The main difference between erythritol and xylitol is that erythritol contains 0.2 calories per gram whereas xylitol contains 2.4 calories per gram.
Erythritol and xylitol are two types of sugar alternatives suitable for a low-carbohydrate, high-fat diet. Both are natural sweeteners that occur in fruits and plants.
Key Areas Covered
- What is Erythritol
- Definition, Characteristics, Metabolism
- What is Xylitol
- Definition, Characteristics, Metabolism
- Similarities Between Erythritol and xylitol
- Outline of Common Features
- Difference Between Erythritol and xylitol
- Comparison with Key Differences
What is Erythritol
Erythritol is a food additive and sugar substitute. It is a naturally-occurring sugar alcohol. It can be produced by corn by the use of enzymes and fermentation, but it naturally occurs in some fruits as well. C4H10O4 is the chemical formula of erythritol. Significantly, erythritol is 60–70% as sweet as sucrose. However, erythritol is completely noncaloric. Therefore, it does not affect blood sugar. In addition, erythritol plays no role in tooth decay.
Furthermore, the main function of erythritol in food is to serve as a sweetener or flavor enhancer. Erythritol occurs in coffee and tea, liquid dietary supplements, juice blends, soft drinks, and flavored water product variations. Food items including confections, biscuits and cookies, tabletop sweeteners, and sugar-free chewing gum also contain erythritol. During digestion, erythritol is rapidly absorbed into the blood. The peek amounts occur within 2 hours in the blood. The absorption occurs in the small intestine and colon.
What is Xylitol
Xylitol is a sugar alcohol with the chemical formula C5H12O5. It is a colorless or white crystalline solid that is soluble in water. It is also a food additive and sugar substitute. Replacing sugar with xylitol in food products may promote better dental health, but there is no evidence to prove that xylitol itself prevents dental cavities.
Moreover, xylitol naturally occurs in small amounts in plums, strawberries, cauliflower, and pumpkin. Industrial production of xylitol starts with lignocellulosic biomass from which xylan is extracted; raw biomass materials include hardwoods, softwoods, and agricultural waste from processing maize, wheat, or rice. Xylan polymers can be hydrolyzed into xylose, which is catalytically hydrogenated into xylitol.
Similarities Between Erythritol and Xylitol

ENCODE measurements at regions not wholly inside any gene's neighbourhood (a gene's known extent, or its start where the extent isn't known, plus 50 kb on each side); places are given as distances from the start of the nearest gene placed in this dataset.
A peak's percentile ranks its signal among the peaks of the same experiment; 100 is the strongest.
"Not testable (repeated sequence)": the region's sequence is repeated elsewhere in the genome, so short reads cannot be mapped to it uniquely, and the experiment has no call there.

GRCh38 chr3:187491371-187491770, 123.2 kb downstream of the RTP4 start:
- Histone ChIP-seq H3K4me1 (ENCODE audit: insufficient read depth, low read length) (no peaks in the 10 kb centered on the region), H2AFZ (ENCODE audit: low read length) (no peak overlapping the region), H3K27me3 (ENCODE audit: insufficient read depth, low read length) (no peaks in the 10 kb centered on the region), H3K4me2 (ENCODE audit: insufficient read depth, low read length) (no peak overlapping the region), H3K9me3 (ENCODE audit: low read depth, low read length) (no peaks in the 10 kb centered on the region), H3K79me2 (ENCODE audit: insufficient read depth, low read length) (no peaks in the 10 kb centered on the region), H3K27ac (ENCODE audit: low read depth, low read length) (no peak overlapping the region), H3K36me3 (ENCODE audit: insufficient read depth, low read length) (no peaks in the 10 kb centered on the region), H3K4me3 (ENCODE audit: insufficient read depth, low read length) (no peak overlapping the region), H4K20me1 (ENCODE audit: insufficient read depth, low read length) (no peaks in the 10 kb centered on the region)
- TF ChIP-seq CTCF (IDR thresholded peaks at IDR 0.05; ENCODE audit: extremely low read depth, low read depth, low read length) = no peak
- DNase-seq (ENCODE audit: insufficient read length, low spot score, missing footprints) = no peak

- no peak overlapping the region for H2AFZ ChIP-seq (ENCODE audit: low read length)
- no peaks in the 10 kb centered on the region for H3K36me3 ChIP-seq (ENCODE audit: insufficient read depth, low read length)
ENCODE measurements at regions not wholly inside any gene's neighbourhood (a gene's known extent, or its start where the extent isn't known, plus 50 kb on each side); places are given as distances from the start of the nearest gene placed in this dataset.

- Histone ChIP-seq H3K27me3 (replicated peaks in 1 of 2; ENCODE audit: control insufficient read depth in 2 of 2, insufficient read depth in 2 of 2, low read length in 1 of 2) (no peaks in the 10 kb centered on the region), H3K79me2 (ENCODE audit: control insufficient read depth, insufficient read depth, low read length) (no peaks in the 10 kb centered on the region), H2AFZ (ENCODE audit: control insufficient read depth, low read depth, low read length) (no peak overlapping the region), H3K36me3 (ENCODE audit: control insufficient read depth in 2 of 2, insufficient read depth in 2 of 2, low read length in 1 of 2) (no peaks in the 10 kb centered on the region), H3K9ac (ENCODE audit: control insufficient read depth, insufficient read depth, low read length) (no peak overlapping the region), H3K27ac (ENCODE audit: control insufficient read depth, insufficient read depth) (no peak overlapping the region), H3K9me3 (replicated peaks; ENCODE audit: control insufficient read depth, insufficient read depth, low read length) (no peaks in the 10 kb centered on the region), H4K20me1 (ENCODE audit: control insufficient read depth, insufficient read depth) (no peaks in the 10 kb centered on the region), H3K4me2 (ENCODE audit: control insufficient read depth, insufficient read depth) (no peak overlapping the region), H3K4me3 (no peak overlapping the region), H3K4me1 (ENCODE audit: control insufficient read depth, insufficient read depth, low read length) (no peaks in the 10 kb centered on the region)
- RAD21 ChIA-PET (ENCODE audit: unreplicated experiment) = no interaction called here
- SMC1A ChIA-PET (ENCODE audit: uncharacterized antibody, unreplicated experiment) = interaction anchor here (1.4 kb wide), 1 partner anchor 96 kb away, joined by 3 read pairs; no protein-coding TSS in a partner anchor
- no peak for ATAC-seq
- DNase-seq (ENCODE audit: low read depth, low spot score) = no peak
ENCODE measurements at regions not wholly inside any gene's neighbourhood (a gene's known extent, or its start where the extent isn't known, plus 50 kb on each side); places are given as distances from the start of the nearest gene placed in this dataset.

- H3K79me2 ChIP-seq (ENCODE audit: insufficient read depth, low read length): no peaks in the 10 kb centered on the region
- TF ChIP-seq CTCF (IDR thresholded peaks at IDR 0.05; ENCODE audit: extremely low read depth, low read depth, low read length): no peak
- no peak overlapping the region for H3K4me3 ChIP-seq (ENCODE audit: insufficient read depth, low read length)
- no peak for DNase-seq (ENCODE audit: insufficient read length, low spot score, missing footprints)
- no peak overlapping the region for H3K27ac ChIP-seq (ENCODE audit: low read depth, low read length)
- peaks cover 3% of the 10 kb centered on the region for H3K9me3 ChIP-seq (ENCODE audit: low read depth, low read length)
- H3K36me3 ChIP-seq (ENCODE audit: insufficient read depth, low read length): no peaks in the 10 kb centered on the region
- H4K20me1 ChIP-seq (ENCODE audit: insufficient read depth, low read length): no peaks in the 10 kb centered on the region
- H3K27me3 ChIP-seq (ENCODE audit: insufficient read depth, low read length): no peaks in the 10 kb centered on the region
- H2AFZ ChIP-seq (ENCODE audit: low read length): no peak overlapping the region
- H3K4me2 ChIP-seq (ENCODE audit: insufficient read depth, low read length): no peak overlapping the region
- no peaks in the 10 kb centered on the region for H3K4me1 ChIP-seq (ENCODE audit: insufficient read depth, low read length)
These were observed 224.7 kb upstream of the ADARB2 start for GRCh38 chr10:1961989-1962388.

- Erythritol and xylitol are two types of natural sweeteners that occur in fruits and plants.
- They are used as lower calorie, natural sugar alternatives.
- They are good for those trying to maintain their blood sugar levels.
- Both are sugar alcohols: modified forms of sugar.
- Foods containing erythritol and xylitol can be labeled “sugar-free.”
- They do not trigger a spike in blood glucose as well as a response to insulin, which can cause diabetes and weight gain.
- Moreover, both prevent the formation of cavities and plaque formation in teeth.
Difference Between Erythritol and Xylitol
Erythritol refers to a sweet substance extracted from certain lichens and algae while xylitol refers to sweet-tasting crystalline alcohol derived from xylose, present in some plant tissues and used as an artificial sweetener in foods.
Usually, erythritol is 70% sweet as sugar while xylitol is 100% sweet as sugar.
Erythritol contains 0.2 calories per gram whereas xylitol contains 2.4 calories per gram.
The chemical formula of erythritol is C4H10O4 while the chemical formula of xylitol is C5H12O5.
Erythritol has a better aftertaste while the aftertaste of xylitol is not as good as erythritol.
For People with Diabetes
Moreover, erythritol is the preferred substitute for sugar for people with diabetes while xylitol is a sugar alternative for a banting diet.
Erythritol causes less digestive stress while xylitol has gastrointestinal side effects from xylitol, such as gas, bloating and diarrhea, and digestive stress.
In brief, erythritol and xylitol are two types of sugar substitutes important in the food industry. They are sugar-free. Erythritol has fewer calories and sweetness when compared to xylitol. Thus, this is the main difference between erythritol and xylitol. In general, both are good for diabetes patients.
- Bonvissuto, D. (n.d.). Erythritol: Uses, benefits, and risks. WebMD. Retrieved September 5, 2022.
- Xylitol: Overview, uses, side effects, precautions, interactions, dosing and reviews. WebMD. Retrieved September 5, 2022.
- “Erythrit” By Thomas Kniess– Own Work (CC BY-SA 4.0) via Commons Wikimedia
- “Xylitol crystals” By Anders Østergaard Madsen, Denmark – Own Work (CC By-SA 3.0) via Commons Wikimedia